|Perkins Veazie, Penelope|
Submitted to: Cucurbitacea
Publication Type: Peer Reviewed Journal
Publication Acceptance Date: 7/18/2002
Publication Date: 12/1/2002
Citation: PERKINS VEAZIE, P.M., COLLINS, J.K., PAIR, S.D., ROBERTS, W. WATERMELON: LYCOPENE CONTENT CHANGES WITH RIPENESS STAGE, GERMPLASM, AND STORAGE. CUCURBITACEA. 2002. p. 427-430.
Interpretive Summary: Lycopene imparts a red color to tomatoes, watermelon, and red grapefruit. This pigment has strong antioxidant properties, and consumption of lycopene-rich fruits has been implicated in reduced incidence of certain cancers. A study was done to determine how production practices and varieties influence the lycopene content of watermelon. Red-fleshed watermelons contained the most lycopene, and content was comparable to that of tomatoes (36 to 78 mg/kg fresh weight). Lycopene content of ripe and overripe melons was usually higher than that of unripe melons. Fresh cut (minimally processed) melons lost very little lycopene after refrigerated storage. Melons stored whole at low temperatures (5 C) for 2 weeks lost about 15% of total lycopene, while melons held at 21 C gained about 15% lycopene compared to freshly harvested fruit. These results indicate that watermelon contains substantial amounts of lycopene and that lycopene in watermelon is relatively stable.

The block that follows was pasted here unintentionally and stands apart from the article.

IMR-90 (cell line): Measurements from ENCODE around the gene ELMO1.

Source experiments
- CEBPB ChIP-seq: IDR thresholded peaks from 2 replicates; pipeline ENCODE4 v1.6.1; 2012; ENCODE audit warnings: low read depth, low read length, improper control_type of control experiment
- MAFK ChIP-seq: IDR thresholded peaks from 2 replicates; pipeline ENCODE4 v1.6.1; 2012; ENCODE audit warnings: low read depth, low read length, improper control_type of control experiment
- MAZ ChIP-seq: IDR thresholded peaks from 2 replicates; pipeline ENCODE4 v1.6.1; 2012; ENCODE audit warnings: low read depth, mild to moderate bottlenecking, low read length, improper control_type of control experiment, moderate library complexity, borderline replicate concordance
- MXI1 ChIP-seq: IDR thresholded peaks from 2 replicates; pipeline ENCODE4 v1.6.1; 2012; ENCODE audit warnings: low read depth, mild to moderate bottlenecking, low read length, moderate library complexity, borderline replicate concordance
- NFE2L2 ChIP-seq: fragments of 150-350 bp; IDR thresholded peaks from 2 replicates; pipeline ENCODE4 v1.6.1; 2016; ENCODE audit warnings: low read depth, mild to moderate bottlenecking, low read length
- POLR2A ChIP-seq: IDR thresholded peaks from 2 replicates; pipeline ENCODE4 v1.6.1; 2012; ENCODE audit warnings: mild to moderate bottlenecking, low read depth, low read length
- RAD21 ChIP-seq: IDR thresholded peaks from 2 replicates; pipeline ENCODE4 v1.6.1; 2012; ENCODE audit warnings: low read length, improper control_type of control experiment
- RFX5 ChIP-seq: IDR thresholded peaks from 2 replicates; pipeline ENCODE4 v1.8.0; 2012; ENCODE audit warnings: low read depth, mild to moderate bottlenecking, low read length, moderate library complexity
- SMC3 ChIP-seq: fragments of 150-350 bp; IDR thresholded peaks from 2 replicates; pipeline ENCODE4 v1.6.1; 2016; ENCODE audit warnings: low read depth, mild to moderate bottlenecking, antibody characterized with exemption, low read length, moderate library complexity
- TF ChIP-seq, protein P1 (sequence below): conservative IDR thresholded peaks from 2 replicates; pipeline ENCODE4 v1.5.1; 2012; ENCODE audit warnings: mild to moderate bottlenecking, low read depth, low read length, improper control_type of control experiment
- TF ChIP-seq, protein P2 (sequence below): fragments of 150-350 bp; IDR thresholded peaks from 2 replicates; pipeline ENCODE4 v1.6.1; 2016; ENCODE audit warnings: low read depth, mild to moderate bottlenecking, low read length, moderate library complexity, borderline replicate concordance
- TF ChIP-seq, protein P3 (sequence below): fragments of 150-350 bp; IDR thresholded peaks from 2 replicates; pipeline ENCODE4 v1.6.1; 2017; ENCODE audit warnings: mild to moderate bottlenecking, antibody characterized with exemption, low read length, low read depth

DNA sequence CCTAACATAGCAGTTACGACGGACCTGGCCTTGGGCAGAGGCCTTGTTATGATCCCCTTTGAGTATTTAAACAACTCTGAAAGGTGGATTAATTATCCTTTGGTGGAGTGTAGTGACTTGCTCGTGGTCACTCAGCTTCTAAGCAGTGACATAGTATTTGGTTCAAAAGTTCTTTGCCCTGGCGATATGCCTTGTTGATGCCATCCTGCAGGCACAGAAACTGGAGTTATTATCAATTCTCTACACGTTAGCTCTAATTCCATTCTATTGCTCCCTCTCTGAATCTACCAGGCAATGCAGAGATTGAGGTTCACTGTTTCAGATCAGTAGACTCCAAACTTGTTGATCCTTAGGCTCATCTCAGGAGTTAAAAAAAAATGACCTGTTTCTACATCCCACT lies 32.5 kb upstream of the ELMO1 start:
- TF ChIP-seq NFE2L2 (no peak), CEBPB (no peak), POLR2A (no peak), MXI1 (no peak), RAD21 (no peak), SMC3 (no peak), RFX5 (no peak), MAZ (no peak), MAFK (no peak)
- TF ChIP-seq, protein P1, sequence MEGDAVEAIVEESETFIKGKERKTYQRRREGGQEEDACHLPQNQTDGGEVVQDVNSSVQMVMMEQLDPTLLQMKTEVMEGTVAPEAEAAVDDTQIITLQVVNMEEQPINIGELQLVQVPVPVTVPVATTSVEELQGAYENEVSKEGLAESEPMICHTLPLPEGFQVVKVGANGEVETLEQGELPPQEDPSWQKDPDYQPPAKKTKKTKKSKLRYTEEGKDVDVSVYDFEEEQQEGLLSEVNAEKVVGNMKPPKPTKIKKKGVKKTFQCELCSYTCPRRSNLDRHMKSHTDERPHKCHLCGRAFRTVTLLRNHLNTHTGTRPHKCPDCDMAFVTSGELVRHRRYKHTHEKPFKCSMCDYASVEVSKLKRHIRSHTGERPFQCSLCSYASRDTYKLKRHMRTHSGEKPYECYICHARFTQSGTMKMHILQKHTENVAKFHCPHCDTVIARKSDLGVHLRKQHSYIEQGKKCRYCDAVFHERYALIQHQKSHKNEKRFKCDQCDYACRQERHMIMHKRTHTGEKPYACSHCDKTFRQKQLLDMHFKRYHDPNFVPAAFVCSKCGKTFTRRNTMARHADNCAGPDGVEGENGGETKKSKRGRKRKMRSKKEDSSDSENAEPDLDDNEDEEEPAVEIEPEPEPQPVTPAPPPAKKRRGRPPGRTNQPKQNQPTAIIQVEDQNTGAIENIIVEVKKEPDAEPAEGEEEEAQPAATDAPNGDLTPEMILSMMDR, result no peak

Technical Abstract: A high dietary intake of fruits and vegetables is associated with reduced incidence of atherosclerosis and some cancers. The processes involved in these preventative actions are largely unknown, but may be partly due to the ability of the body to rid itself of highly charged particles (radicals) formed during normal metabolism, and by inactivation of known carcinogenic substances. One of the most efficient free radical scavengers is the carotenoid lycopene. This red pigment is found in only a few of the fruits and vegetables consumed in the Western diet. In this study, red-fleshed watermelons (Citrullus lanatus) of 18 cultivars (seeded and seedless types) were found to contain large amounts of lycopene, ranging from 38 to 75 ug/g. Fully ripe cultivars contained 10 and 20% more lycopene than overripe or under ripe fruit, respectively. Storage of whole fruit for 14 days at 5 or 13 oC reduced lycopene content by 6-10%. Lycopene content of cut watermelon cubes was reduced by 7 to 10% after 7 to 10 days storage at 2 oC. These results indicate that watermelon germplasm contains considerable variability in total lycopene content, and that lycopene content can be influenced by maturity and storage.